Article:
Tag Archives: Pacific herring fishery

Sea Shepherd throwing around a (red) herring

 Sea Shepherd throwing around a (red) herring

The following conversation posted on the Sea Shepherd Conservation Society Facebook page shows the Sea Shepherd caught in a lie. Although Sea Shepherd leader, Paul Watson, admits that “lying to everyone is OK” as long as it served his cause, we’d suggest Sea Shepherd try harder to make the lie more resilient to a simple web search.Insert 1

 

 

 

 

 

 

 

 

 

 

Herring fisheries have been closed for 31 years” (since 1986) they say. “The decline is not due to overfishing” they say.

We fact checked, and what we found probably won’t surprise you: Sea Shepherd is wrong. Dead wrong, in fact.

The last time a herring fishery occurred in the Broughton area (referred to as fishing area 12) was in 1976 – 40 years ago – and a full decade before the first farm-raised salmon was stocked into the area. But perhaps more relevant, the last consistent fishery took place in Area 12 in the 1950s: well over 30 years before the words “salmon farming” was uttered by a Canadian (see Figure 1).

According to life-long fishermen, this area and others with similar attributes (depth, current, temperature, and phytoplankton) are productive “nursery” grounds for herring, but they don’t often produce fish that are the right size for commercial catch.

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Figure 1: Broughton Archipelago herring fishery (Area 12, subsection 125W). For coast map of all regions, see http://www.pac.dfo-mpo.gc.ca/science/species-especes/pelagic-pelagique/herring-hareng/herspawn/jstr_map-eng.html

 Coast wide, B.C.’s herring fishery collapsed in the mid-1960s (see Figure 2). But there are a few known catch areas in British Columbia that still produce fish large enough to catch, consistently: Haida Gwaii, Central Coast, and Georgia Strait. In fact, the Georgia Strait had a record high catch of herring in 2016.

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Figure 2: BC Herring Catch and Estimated Spawners (1900-2017). Read more at http://www.pac.dfo-mpo.gc.ca/science/species-especes/pelagic-pelagique/herring-hareng-eng.html

 So, Sea Shepherd is lying about of the Pacific Herring fishery in British Columbia.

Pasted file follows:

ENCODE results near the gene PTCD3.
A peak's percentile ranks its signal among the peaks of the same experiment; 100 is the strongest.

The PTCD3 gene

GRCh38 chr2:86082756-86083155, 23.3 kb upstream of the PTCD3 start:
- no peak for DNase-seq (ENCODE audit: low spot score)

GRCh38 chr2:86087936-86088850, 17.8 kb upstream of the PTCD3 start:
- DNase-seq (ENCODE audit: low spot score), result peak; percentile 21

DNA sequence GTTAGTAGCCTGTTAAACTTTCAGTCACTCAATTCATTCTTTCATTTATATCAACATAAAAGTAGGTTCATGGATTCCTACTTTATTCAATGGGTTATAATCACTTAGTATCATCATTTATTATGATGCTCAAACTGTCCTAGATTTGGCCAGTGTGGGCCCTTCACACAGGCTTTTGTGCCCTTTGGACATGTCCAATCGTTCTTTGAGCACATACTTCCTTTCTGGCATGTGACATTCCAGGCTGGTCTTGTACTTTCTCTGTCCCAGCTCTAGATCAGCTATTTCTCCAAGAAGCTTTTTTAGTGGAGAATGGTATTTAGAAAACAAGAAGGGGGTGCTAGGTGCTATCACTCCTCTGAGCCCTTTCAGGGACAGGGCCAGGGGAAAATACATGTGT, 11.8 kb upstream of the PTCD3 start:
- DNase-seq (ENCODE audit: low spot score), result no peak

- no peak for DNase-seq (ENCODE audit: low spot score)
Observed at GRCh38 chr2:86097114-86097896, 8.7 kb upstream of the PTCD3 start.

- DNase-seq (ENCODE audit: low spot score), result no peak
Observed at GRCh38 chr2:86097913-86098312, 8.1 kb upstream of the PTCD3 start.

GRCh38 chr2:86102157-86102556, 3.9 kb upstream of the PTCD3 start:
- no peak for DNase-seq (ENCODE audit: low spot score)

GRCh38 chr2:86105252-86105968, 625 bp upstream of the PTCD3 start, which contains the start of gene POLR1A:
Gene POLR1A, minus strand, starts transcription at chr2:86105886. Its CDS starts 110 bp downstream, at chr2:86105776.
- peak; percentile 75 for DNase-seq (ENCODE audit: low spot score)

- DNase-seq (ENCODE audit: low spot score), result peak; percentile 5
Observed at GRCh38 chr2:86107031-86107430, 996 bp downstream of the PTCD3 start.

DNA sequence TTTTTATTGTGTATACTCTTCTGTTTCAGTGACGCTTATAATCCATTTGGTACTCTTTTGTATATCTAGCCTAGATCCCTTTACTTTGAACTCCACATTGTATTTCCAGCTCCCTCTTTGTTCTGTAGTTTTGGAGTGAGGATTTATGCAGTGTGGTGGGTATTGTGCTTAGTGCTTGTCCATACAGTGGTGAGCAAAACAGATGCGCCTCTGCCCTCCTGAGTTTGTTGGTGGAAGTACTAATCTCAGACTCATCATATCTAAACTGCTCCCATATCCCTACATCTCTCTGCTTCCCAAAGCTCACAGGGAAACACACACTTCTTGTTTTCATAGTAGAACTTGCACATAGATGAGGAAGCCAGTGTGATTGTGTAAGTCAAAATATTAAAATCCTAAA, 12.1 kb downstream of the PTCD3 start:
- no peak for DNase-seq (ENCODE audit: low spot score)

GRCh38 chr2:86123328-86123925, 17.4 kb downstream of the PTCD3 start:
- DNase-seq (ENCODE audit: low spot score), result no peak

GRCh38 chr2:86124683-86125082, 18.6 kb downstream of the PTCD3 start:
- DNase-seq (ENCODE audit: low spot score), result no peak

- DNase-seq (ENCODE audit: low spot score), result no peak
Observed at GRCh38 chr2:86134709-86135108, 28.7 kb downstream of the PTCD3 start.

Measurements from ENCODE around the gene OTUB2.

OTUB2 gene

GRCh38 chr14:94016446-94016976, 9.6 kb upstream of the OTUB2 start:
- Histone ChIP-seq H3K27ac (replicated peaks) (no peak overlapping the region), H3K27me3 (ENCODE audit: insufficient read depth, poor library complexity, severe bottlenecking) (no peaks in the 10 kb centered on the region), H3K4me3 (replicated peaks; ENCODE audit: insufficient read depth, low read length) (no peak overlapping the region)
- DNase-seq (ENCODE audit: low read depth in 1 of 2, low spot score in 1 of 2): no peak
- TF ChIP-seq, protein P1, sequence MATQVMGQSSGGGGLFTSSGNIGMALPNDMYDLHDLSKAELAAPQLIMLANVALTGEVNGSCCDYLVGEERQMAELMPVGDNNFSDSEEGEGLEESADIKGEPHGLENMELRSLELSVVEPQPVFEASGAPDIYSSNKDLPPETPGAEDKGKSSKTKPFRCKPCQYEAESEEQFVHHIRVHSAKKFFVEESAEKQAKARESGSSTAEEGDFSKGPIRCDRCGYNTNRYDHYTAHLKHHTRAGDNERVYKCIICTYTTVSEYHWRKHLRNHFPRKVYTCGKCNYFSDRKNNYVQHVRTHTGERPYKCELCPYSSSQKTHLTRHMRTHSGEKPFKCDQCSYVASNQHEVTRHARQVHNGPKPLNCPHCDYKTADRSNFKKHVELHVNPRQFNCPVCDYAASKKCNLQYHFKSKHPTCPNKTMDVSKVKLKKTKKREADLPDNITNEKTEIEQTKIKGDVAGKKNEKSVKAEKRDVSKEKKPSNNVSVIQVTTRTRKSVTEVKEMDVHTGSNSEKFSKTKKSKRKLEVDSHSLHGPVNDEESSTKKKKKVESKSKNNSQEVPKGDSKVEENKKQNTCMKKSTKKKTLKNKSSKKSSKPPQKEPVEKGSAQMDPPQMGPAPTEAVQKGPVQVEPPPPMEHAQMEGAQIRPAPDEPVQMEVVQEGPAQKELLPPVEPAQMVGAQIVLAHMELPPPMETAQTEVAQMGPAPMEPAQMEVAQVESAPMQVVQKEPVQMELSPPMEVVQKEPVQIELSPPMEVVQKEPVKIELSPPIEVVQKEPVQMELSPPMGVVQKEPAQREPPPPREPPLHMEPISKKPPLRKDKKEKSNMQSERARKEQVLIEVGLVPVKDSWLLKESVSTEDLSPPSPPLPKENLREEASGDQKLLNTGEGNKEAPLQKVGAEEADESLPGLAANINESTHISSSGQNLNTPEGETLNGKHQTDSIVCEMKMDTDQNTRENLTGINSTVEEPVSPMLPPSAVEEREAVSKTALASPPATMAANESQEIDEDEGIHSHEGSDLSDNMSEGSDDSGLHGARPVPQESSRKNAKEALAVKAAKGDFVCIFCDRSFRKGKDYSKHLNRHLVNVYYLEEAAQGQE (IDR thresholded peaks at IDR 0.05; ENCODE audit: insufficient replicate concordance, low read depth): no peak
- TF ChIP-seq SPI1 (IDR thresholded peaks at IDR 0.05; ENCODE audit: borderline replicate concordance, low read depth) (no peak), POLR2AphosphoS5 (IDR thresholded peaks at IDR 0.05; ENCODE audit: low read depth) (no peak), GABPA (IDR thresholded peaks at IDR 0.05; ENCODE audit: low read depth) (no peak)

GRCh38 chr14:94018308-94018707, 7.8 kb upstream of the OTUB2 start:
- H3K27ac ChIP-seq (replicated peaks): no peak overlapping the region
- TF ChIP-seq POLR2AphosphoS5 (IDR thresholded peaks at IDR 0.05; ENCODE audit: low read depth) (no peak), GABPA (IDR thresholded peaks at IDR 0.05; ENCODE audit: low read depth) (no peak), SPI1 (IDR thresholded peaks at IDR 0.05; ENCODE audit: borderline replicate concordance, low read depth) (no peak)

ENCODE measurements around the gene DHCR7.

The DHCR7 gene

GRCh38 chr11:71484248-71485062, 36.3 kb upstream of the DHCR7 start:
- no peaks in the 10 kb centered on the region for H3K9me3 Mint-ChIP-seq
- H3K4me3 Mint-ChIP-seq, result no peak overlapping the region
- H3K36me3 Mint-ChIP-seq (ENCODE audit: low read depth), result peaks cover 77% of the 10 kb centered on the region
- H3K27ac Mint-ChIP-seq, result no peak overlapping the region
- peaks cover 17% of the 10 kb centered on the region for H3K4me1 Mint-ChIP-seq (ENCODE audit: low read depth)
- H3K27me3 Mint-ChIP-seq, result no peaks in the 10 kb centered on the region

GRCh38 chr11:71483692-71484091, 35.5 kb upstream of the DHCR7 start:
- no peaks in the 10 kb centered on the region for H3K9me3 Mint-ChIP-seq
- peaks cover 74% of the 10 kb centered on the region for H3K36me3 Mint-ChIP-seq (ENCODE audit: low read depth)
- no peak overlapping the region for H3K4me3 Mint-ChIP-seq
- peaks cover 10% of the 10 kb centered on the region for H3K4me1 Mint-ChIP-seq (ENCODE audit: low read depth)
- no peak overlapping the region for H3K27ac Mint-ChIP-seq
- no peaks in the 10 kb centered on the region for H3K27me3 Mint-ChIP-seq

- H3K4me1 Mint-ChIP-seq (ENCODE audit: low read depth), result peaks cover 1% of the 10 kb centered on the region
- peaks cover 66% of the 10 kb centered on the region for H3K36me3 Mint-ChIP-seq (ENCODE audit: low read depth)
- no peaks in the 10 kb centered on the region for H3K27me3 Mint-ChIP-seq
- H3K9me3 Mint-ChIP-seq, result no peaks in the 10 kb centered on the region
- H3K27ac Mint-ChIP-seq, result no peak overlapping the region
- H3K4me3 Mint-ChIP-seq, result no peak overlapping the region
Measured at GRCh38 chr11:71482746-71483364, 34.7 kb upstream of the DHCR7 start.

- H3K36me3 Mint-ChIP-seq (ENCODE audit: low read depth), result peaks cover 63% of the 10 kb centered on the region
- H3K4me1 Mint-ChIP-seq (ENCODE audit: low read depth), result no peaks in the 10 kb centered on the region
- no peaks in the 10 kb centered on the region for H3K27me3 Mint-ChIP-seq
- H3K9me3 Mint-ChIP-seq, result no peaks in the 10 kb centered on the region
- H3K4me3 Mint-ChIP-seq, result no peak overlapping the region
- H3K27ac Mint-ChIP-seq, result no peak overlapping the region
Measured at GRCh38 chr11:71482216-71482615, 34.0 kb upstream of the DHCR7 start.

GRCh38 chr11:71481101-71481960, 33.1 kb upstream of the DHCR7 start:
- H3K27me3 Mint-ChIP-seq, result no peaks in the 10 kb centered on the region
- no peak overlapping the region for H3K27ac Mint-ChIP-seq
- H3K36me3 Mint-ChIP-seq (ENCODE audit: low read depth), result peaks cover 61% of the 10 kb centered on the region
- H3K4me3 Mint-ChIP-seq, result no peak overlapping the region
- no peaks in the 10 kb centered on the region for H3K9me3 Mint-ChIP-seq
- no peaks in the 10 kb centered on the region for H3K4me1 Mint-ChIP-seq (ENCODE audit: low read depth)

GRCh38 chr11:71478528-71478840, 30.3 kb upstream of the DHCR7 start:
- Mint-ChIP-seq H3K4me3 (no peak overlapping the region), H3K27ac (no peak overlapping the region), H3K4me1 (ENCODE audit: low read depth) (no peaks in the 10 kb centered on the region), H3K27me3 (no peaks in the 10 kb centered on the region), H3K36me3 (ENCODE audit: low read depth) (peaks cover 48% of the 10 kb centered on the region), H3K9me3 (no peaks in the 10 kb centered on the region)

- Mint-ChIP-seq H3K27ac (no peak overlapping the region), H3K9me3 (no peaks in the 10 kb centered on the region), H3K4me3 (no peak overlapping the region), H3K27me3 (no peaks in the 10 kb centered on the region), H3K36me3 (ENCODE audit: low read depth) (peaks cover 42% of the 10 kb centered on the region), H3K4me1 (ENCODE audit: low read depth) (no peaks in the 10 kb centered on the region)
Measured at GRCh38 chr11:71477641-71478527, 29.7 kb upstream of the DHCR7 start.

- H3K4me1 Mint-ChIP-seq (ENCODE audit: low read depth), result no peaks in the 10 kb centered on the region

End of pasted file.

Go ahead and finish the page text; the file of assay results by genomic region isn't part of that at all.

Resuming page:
But are they right when they say “Alaska doesn’t farm salmon”? We’ll leave you with this photo of one salmon aquaculture facility in Alaska:

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OK, just one more photo then we’re done…

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Now we’re illegally selling Pacific herring for profit!

You can bet on sportfishing blogs to throw out crazy accusations. Don’t get us wrong – we love sportfishers – and many salmon farmers are avid sportfishers. But we’re not a fan of the kind of sportfisher who just stays at home posting crap on discussion boards.

Case in point: Grant Eriksen and his friends at SportfishingBC have convinced themselves that salmon farms are illegally harvesting Pacific herring and selling them to processing plants. Pure BS. They say that the harvesting of herring is threatening the herring populations.

Grant’s letter spawned this beautify of an accusation from a blogger called “Whole in the Water”: “So what do we have here; (1) herring and other small wild fish being mixed up with feedlot salmon and potentially getting diseased (see articles about recently found diseased herring), (2) wild fish (in this case herring) being illegally harvested and then illegally sold by salmon feedlots to help sustain their economically and environmentally unsustainable industry!”

Grant and his discussion board allies may now regret even bringing this topic up, because as it turns out they just need to look into the mirror to find the culprit who is killing Pacific herring for profit.

One of our PAA members called a fish processing plant to find out more about the Pacific herring fishery. Here’s the facts;

Pacific herring fishing licenses in British Columbia allow for the capture and processing of roughly 500 tonnes each year for – here comes the kicker – sport fishing bait. The herring are caught in late fall/winter and held in net-pens (that look a lot like a salmon farm to the uneducated) over the winter and harvested in early spring to be sold to:  fishing resorts, fisherman direct, tackle and bait shops. A small portion is also sold to zoos and aquariums for animal food. This is a legal fishery and all product must be validated to the source.

Salmon farmers do not harvest or sell Pacific herring. Salmon farmers separate any herring (or other fish) from the net-pens that may have lived alongside farm-raised salmon during harvest (the fact that herring live alongside farmed salmon for 20 months also blows the “disease” myth out of the water). The herring are released at harvest time to the waters outside the net-pen. All “incidental catch” is recorded, audited and reported publicly on the Fisheries and Oceans Canada website. (Note: no other fishery publicly states their incidental catch).

Dear Grant Eriksen and friends: feel free to contact us next time, and before you write an attack letter accusing salmon farmers of illegal activity, which only turns out to be a legal activity that supports BC sportfishing.